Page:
3. Be prepared  for class and be on time.

4. Clean up after yourself and keep your workstation in a neat and orderly manor.


6. All other NEHS rules apply.

 The classes can get a bit loud and rowdy but as far as I have been able to observe nothing ever goes beyond just verbal warnings. One reward that I have observed is that if the students complete their assignment early and have good quality work my cooperating teacher will post photos of their work on her own artist account on Instagram if the student would like to share it.
Material distribution and basic organization are the students responsibility and the class room layout for the most part seems to be organized enough to where students can find what they need but it is still a bit chaotic for my taste. 
The back room that's used for storage of the remainder of materials is in complete disarray (I wasn't  permitted back there the first day because it was so bad) with posters, a mass of fabric, yarn, still life supplies, paint, etc. the only clear place on the floor is the little safety square that's around the small kiln the school has. 
 Since it is older students a vast majority of their work is done independently with slight assistance/guidance given when asked for. Materials do seem to vary between levels but I'm still getting adjusted to the odd class structures.

School observation #3: Visual journals

                                                        My visual Journal 

The main goal was just to give a break after a large  project/critique and was used as a creative outlet for the students to experiment with new materials. In her class she does usually have "Visual journal Friday" the subject matter evolves but I believe the same premise of it being creative outlet remains the same.
 Requirements for this particular journal were to include: 3  circles properly  shaded to create depth, some kind of collage element, variety of color, and to try a new medium.  While the students were working, my cooperating teacher showed YouTube videos about  a variety of visual journals and also played music ( mainly folk or indie).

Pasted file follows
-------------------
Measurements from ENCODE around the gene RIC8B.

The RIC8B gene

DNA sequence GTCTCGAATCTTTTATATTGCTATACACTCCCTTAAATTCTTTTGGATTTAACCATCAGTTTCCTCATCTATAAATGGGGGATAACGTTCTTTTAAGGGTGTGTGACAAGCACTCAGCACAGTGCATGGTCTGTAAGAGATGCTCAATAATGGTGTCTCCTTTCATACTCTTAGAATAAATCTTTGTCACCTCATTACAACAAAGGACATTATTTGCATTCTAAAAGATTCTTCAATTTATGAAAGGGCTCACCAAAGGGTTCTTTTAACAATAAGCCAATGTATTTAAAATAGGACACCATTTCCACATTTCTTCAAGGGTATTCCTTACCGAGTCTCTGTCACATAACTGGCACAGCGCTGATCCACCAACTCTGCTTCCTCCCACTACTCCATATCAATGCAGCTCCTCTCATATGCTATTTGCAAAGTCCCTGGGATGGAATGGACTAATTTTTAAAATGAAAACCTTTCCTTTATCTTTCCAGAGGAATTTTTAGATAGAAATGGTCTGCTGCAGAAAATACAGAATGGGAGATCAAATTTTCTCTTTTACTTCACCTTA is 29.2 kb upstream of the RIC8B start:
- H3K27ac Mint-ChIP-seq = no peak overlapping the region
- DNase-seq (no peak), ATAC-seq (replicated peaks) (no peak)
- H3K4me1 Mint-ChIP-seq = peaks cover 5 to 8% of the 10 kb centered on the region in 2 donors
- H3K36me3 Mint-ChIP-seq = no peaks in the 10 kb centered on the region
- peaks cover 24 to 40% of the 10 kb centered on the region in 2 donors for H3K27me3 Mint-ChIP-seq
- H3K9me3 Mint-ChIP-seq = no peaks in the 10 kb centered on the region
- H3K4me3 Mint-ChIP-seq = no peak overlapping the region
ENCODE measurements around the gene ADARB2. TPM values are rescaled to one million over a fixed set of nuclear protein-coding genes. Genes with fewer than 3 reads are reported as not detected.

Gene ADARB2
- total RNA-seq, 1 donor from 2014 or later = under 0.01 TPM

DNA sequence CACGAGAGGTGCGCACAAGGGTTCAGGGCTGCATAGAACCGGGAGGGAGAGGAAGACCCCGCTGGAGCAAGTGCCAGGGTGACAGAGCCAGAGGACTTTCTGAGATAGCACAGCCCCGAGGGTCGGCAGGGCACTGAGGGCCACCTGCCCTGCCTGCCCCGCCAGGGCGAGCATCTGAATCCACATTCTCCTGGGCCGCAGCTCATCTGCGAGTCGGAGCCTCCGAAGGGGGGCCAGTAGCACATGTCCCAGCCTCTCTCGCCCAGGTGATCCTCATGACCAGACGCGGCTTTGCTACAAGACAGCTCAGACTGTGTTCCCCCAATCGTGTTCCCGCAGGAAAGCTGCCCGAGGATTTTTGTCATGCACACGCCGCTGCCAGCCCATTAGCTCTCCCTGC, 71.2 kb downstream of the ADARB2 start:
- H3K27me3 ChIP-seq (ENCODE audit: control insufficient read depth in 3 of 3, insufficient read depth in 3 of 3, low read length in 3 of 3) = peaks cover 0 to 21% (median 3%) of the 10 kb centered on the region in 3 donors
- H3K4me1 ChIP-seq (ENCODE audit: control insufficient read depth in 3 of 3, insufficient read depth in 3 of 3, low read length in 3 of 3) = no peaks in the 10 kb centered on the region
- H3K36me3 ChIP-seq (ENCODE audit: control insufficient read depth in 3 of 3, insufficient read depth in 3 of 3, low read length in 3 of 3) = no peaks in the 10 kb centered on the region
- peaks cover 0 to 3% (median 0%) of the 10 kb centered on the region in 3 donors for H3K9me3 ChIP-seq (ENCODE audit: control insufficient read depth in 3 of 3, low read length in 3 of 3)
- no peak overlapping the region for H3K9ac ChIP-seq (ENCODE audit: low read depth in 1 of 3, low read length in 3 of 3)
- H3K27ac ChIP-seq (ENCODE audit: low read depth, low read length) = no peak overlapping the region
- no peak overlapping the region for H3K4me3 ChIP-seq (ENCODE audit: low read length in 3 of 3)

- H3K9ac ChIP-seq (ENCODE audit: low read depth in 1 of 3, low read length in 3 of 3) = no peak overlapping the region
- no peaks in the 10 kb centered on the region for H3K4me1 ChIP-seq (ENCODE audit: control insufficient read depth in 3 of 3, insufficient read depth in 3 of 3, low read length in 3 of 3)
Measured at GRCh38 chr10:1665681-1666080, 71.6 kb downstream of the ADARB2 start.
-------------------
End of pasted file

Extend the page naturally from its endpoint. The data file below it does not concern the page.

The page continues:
She provided new materials of stencils, woodless graphite and higher quality acrylic paint (most of which she purchased with her own money since the budget for art supplies is small). So distribution of those materials actually depended on her and I. But the remainder of the class just consisted of completing the journals and "art chatter" amongst the students. 

School observation 1#


I am observing Mrs. Palmenteri who currently  oversees  63 students total, and is the head art teacher at Northeast Guilford High School.
 It is a lower middle class has nearly an even population of Caucasian and African American with as small percentage of Latino and Asian American students.  
The structure for each period of classes I'm able to observe consist of  three to four different class levels (art 3, art 4, honors art 4 and AP art) which was a little confusing and odd to me.
The classes were pretty loud and rowdy (which I completely didn't expect especially on my first day) but a majority of the student were doing their assignment of self portraits in charcoal or pastel.
 Each level had slight adjustments to their requirements and the higher levels had to incorporate more into the background of their drawings  and had a more difficult rubric when it came to critique.
I enjoy my cooperating teacher very much and her teaching philosophy seems to correlate with my own, she has been teaching for over 10 years and her experience and  the relationship she's able to create with her students is pretty inspiring. 
(The images of the student work were taken by my cooperating teacher and posted online with the students permission)